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The management of severe sclerokeratitis following corneal transplantation surgery
  1. R Maini,
  2. J K G Dart
  1. Moorfields Eye Hospital, London, UK
  1. Correspondence to: Mr R Maini FRCOphth, Department of Ophthalmology, Charing Cross Hospital, Fulham Palace Road, London W6 8RF, UK; rmaini{at}

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There is a paucity of information in the scientific literature regarding post keratoplasty inflammation and the management of this rare but serious problem. Although corneal graft survival is known to be reduced when keratoplasty is undertaken in inflamed eyes,1 and published data are available for patients with known risk factors of atopy2 and acanthamoeba keratitis,3 little is known in this regard for grafted eyes in individuals without discernable risk factors who develop severe (non-rejection) inflammation following surgery.

We describe a series of six disparate patients who developed severe scleral inflammation in the postoperative period and outline our management strategy in each case. Scleritis was diagnosed using the following criteria: severe diffuse scleral inflammation associated with pain and photosensitivity. All the cases manifested diffuse rather than nodular scleral involvement without involvement of the residual host cornea. The corneal grafts were secured using 10/0 nylon monofilament suture mounted on a 3/8 circle side-cutting stainless steel needle (Catalogue No 8065-208001 Alcon Laboratories, Hemel Hempstead, UK). Two cases are described in detail and a comparison in all the cases of the salient features is made in a summary table 1.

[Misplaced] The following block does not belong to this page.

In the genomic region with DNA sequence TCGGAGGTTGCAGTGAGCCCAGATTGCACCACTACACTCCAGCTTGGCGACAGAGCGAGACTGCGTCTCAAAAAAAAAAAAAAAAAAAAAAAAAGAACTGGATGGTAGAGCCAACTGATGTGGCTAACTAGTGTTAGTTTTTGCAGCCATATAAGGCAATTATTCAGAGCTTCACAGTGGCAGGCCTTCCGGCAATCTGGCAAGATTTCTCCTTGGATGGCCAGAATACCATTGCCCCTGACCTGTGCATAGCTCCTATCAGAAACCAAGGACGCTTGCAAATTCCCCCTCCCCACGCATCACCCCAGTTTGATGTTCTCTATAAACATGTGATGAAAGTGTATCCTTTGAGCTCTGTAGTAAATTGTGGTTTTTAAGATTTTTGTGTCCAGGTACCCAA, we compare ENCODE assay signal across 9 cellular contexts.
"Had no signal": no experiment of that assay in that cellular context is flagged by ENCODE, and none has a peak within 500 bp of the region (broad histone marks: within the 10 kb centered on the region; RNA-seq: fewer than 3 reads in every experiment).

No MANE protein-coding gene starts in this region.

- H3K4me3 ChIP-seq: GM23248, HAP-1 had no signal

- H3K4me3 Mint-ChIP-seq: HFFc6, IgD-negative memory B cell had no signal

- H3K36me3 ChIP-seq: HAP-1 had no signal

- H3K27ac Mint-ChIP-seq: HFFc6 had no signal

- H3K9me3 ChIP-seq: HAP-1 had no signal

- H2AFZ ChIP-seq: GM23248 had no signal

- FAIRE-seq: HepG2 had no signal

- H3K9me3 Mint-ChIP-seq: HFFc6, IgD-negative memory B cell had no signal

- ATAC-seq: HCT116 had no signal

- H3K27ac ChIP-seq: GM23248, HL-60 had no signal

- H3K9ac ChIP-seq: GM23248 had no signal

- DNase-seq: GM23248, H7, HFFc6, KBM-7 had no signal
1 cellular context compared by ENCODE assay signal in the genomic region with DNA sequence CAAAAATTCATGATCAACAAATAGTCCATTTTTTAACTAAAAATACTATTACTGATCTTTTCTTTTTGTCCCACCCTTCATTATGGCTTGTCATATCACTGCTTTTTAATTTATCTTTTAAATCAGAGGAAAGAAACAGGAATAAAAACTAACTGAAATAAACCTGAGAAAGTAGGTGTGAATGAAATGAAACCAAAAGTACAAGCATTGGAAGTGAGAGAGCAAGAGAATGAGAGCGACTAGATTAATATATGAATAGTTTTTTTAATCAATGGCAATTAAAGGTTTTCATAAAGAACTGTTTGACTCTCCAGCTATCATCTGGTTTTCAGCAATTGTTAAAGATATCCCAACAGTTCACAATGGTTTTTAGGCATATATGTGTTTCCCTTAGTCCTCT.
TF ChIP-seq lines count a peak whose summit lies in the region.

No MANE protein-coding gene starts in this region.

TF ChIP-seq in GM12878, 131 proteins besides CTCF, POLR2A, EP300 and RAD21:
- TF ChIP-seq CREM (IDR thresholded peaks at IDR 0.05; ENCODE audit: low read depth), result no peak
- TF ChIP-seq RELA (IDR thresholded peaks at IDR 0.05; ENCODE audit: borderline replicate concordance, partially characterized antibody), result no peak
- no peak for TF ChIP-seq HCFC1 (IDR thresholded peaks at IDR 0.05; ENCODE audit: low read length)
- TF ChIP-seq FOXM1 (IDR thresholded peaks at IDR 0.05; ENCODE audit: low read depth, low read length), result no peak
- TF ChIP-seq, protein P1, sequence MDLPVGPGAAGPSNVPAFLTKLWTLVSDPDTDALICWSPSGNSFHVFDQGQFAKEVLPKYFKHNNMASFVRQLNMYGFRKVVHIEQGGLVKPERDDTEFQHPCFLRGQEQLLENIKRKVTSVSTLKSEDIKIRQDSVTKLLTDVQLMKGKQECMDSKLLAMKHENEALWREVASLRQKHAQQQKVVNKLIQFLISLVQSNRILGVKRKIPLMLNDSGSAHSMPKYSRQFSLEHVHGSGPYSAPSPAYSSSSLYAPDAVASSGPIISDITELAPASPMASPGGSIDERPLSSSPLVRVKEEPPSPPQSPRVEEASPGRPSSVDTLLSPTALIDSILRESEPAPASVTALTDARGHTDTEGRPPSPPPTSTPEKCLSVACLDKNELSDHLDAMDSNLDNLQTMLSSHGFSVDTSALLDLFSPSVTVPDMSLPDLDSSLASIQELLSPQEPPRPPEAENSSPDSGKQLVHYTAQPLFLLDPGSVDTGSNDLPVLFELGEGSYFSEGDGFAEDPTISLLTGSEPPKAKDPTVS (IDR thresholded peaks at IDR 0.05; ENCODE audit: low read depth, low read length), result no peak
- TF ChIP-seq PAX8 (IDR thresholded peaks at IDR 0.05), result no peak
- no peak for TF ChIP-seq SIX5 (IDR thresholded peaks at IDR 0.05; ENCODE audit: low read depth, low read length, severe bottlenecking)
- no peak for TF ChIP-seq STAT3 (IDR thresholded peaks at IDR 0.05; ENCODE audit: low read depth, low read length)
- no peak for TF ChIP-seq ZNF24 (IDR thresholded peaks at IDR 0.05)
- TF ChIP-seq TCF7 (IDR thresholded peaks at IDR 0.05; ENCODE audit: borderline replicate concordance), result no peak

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Table 1

 Summary of each patient and their clinical course (including ocular history) before and after developing postoperative scleral inflammation

Case reports

A 40 year old man presented with a left central corneal abscess. He had been treated for a presumed episode of herpetic epithelial keratitis and conjunctivitis several years before this but had had documented recurrent corneal erosion syndrome and blepharitis for the previous 2 years. On examination his left visual acuity was hand motions. He was found to have a central left corneal abscess 2.3 mm in width and 2.6 mm in height; this was covered by a mucous …

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  • We have no conflicts of interest to declare, the manuscript has not been submitted elsewhere, nor has the paper been presented at an academic meeting.

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